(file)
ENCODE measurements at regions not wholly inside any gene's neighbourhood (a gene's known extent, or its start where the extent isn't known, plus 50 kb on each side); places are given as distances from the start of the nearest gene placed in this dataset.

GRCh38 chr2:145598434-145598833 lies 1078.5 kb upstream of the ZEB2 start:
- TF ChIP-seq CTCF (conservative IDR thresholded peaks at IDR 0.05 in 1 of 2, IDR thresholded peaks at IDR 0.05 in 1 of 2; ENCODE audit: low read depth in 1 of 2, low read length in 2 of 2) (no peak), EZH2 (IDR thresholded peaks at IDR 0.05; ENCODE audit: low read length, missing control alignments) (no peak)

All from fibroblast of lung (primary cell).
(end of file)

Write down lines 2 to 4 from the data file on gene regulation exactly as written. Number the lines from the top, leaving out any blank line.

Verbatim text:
GRCh38 chr2:145598434-145598833 lies 1078.5 kb upstream of the ZEB2 start:
- TF ChIP-seq CTCF (conservative IDR thresholded peaks at IDR 0.05 in 1 of 2, IDR thresholded peaks at IDR 0.05 in 1 of 2; ENCODE audit: low read depth in 1 of 2, low read length in 2 of 2) (no peak), EZH2 (IDR thresholded peaks at IDR 0.05; ENCODE audit: low read length, missing control alignments) (no peak)

All from fibroblast of lung (primary cell).